The genocide of which we complain is as much a fact as gravity. The whole world knows of it. The proof is in every day’s newspapers, in every one’s sight and hearing in these United States. In one form or another it has been practiced for more than three hundred years although never with such sinister implications for the welfare and peace of the world as at present. Its very familiarity disguises its horror. It is a crime so embedded in law, so explained away by specious rationale, so hidden by talk of liberty, that even the conscience of the tender minded is sometimes dulled. Yet the conscience of mankind cannot be beguiled from its duty by the pious phrases and the deadly legal euphemisms with which its perpetrators seek to transform their guilt into high moral purpose.
Killing Members of the Group
Your petitioners will prove that the crime of which we complain is in fact genocide within the terms and meaning of the United Nations Convention providing for the prevention and punishment of this crime. We shall submit evidence, tragically voluminous, of “acts committed with intent to destroy, in whole or in part, a national, ethical, racial or religious group as such,” – in this case the 15,000,000 Negro people of the United States.
We shall submit evidence proving “killing members of the group,” in violation of Article II of the Convention. We cite killings by police, killings by incited gangs, killings at night by masked men, killings always on the basis of “race,” killings by the Ku Klux Klan, that organization which is charted by the several states as a semi-official arm of government and even granted the tax exemptions of a benevolent society.
Our evidence concerns the thousands of Negroes who over the years have been beaten to death on chain gangs and in the back rooms of sheriff’s offices, in the cells of county jails, in precinct police stations and on city streets, who have been framed and murdered by sham legal forms and by a legal bureaucracy. It concerns those Negroes who have been killed, allegedly for failure to say “sir” or tip their hats or move aside quickly enough, or, more often, on trumped up charges of “rape,’” but in reality for trying to vote or otherwise demanding the legal and inalienable rights and privileges of United States citizenship formally guaranteed them by the Constitution of the United States, rights denied them on the basis of “race,” in violation of the Constitution of the United States, the United Nations Charter, and the Genocide Convention.
We shall offer proof of economic genocide, or in the words of the Convention, proof of “deliberately inflicting on the group conditions of life calculated to bring about its destruction in whole or in part.” We shall prove that such conditions so swell the infant and maternal death rate and the death rate from disease, that the American Negro is deprived, when compared with the remainder of the population of the United States, of eight years of life on the average.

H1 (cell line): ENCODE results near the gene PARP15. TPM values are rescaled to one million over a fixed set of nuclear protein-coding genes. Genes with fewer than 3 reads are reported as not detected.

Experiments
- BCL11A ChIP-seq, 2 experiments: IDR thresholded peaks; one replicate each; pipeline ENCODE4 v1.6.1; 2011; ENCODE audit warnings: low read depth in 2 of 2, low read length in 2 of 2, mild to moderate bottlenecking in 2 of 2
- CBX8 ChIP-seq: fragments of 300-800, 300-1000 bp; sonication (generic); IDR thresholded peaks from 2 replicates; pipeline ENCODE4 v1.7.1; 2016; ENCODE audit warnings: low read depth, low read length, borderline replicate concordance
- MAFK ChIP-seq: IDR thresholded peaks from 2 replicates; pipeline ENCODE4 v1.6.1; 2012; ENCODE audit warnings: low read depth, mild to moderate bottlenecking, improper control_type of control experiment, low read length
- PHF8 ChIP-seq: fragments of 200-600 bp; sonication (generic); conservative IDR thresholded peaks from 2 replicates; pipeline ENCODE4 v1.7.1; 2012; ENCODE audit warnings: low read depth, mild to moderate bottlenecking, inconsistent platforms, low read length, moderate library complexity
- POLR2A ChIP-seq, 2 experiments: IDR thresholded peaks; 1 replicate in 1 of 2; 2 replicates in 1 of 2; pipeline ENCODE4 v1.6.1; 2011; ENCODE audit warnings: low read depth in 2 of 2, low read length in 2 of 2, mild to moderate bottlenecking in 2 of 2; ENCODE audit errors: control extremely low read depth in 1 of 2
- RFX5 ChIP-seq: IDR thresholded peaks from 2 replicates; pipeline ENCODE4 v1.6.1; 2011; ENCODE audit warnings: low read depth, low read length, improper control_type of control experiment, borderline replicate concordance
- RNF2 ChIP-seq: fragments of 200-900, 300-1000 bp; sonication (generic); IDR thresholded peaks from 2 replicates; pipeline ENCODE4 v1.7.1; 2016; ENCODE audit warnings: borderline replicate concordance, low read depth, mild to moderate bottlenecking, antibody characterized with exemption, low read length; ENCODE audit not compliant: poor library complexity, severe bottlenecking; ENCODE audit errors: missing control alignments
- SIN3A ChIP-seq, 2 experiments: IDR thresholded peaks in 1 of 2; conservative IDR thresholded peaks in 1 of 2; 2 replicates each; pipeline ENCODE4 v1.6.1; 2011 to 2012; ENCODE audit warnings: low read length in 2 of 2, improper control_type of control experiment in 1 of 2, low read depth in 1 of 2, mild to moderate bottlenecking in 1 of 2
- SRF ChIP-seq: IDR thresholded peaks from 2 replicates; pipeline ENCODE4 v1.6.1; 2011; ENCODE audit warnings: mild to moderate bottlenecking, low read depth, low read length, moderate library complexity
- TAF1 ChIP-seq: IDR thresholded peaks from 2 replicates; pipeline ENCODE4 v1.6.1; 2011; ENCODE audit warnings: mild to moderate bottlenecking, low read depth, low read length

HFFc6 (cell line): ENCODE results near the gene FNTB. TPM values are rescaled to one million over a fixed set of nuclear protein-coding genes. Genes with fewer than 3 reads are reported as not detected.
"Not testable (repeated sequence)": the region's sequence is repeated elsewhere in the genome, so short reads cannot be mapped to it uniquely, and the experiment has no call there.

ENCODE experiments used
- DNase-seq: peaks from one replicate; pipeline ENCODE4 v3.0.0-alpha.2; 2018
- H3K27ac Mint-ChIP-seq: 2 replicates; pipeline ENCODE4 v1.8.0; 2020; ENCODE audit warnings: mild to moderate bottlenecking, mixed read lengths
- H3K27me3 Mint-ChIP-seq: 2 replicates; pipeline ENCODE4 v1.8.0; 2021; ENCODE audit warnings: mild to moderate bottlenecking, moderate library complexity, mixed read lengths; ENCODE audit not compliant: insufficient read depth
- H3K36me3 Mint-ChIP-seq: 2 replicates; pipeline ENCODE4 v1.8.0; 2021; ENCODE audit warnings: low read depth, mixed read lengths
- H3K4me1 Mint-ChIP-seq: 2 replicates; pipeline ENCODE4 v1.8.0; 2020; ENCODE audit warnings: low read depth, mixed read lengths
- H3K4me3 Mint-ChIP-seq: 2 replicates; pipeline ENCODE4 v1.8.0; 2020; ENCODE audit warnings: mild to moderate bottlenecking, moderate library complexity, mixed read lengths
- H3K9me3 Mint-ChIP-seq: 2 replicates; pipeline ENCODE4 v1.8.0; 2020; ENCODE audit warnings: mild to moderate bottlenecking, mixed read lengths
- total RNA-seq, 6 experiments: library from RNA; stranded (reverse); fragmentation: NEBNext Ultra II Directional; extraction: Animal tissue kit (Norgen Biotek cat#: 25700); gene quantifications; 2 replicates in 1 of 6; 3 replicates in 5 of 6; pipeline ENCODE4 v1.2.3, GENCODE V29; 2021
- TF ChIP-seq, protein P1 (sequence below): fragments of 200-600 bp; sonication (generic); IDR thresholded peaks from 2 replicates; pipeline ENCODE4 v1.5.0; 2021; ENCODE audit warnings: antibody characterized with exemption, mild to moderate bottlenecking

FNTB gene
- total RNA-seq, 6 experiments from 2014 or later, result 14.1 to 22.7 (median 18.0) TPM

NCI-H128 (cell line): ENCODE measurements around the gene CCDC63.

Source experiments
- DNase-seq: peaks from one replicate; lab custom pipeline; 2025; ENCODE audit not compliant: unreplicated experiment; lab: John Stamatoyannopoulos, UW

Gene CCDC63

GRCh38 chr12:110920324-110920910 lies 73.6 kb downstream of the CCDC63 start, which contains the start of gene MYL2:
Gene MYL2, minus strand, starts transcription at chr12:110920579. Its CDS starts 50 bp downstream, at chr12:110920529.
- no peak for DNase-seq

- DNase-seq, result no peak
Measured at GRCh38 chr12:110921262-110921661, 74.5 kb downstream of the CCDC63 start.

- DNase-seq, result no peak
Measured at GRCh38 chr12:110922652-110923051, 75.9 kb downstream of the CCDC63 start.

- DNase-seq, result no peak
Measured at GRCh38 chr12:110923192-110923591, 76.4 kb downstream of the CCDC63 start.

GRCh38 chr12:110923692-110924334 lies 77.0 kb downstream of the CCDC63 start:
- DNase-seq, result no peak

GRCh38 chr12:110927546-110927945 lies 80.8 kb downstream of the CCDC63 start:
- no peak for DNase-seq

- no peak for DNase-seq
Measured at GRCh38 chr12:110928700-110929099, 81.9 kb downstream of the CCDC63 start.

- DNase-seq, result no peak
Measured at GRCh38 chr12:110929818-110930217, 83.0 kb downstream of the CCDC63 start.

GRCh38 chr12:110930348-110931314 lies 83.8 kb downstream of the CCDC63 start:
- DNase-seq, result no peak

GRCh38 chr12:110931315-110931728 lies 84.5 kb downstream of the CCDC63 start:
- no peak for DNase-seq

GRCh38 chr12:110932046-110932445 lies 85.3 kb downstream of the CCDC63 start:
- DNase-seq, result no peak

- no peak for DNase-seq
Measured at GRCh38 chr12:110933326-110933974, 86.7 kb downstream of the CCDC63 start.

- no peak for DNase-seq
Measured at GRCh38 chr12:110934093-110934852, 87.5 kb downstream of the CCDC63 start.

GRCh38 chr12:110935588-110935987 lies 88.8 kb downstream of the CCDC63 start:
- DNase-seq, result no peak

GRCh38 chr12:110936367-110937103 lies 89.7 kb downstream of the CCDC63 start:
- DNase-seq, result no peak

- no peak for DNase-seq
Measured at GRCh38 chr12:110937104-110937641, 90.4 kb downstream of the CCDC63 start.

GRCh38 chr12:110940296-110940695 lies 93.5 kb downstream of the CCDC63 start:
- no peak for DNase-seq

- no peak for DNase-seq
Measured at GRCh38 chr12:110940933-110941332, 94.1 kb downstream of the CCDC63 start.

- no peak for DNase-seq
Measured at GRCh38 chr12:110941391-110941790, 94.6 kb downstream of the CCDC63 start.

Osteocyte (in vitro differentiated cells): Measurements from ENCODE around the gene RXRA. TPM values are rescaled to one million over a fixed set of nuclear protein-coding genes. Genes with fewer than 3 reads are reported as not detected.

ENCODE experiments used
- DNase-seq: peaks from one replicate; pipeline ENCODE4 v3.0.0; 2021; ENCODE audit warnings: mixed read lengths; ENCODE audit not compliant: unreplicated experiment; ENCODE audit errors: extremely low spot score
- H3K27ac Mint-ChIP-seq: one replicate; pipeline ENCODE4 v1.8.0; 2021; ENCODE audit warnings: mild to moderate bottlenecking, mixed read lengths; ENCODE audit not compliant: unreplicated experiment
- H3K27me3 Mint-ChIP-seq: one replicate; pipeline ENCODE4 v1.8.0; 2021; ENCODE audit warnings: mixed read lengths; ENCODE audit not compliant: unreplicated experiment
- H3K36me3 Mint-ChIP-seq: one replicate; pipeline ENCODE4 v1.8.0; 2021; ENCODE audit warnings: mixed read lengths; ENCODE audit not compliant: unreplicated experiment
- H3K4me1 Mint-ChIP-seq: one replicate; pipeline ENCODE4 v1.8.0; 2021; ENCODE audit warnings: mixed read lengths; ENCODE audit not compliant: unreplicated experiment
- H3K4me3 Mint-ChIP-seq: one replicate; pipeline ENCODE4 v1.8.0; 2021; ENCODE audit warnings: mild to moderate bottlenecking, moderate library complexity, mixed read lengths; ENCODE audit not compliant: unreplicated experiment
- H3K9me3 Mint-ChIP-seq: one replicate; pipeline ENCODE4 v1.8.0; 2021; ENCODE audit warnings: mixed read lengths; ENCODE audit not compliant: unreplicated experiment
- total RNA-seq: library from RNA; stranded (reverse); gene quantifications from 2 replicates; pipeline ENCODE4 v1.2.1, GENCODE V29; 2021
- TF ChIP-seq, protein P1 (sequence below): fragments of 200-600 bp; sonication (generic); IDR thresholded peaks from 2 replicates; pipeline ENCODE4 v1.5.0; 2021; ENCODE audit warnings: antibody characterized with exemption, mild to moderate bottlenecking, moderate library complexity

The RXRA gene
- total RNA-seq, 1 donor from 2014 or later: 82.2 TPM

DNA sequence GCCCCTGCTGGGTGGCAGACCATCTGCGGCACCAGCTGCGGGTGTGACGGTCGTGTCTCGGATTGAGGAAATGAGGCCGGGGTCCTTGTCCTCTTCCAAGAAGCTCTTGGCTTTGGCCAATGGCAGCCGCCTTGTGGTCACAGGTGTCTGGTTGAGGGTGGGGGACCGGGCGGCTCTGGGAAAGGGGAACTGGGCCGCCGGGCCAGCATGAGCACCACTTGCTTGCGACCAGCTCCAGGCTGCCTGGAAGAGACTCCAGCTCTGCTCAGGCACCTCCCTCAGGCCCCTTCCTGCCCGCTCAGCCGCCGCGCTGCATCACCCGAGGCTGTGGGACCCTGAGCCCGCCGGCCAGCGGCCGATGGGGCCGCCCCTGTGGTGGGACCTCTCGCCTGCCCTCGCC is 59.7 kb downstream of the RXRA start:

Further we shall show a deliberate national oppression of these 15,000,000 Negro Americans on the basis of “race” to perpetuate these “conditions of life.” Negroes are the last hired and the first fired. They are forced into city ghettos or their rural equivalents. They are segregated legally or through sanctioned violence into filthy, disease-bearing housing, and deprived by law of adequate medical care and education. From birth to death, Negro Americans are humiliated and persecuted, in violation of the Charter and Convention. They are forced by threat of violence and imprisonment into inferior, segregated accommodations, into jim crow busses, jim crow trains, jim crow hospitals, im crow schools, jim crow theaters, jim crow restaurants, jim crow housing, and finally into jim crow cemeteries.
We shall prove that the object of this genocide, as of all genocide, is the perpetuation of economic and political power by the few through the destruction of political protest by the many. Its method is to demoralize and divide an entire nation; its end is to increase the profits and unchallenged control by a reactionary clique. We shall show that those responsible for this crime are not the humble but the so-called great, not the American people but their misleaders, not the convict but the robed judge, not the criminal but the police, not the spontaneous mob but organized terrorists licensed and approved by the state to incite to a Roman holiday.
We shall offer evidence that this genocide is not plotted in the dark but incited over the radio into the ears of millions, urged in the glare of public forums by Senators and Governors. It is offered as an article of faith by powerful political organizations, such as the Dixiecrats, and defended by influential newspapers, all in violation of the Untied Nations charter and the Convention forbidding genocide.
This proof does not come from the enemies of the white supremacists but from their own mouths, their own writings, their political resolutions, their racist laws, and from photographs of their handiwork. Neither Hitler nor Goebbels wrote obscurantist racial incitements more voluminously or viciously than do their American counterparts, nor did such incitements circulate in Nazi mails any more than they do in the mails of the United States.